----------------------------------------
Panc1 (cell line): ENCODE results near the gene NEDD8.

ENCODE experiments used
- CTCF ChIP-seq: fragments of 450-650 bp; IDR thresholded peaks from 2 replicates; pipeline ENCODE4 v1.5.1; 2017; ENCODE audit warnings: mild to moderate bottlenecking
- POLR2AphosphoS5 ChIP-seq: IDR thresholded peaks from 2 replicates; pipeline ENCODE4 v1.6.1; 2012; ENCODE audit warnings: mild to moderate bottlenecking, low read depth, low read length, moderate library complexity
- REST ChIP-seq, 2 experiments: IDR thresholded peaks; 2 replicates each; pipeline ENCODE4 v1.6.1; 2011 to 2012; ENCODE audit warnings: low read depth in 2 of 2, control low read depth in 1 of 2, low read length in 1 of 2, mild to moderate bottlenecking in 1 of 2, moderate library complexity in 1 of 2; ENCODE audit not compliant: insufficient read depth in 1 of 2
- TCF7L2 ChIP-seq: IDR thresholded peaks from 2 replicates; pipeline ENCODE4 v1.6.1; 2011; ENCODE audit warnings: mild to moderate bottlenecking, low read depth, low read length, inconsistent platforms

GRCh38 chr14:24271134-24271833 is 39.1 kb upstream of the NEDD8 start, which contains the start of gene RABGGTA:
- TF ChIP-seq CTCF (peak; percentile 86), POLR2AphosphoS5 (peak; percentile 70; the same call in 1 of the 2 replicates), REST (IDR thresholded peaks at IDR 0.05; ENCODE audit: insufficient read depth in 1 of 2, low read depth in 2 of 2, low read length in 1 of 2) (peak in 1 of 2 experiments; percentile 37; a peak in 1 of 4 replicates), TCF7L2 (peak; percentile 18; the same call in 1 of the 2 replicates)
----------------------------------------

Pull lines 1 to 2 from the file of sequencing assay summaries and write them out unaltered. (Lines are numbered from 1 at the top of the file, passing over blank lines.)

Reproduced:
Panc1 (cell line): ENCODE results near the gene NEDD8.

ENCODE experiments used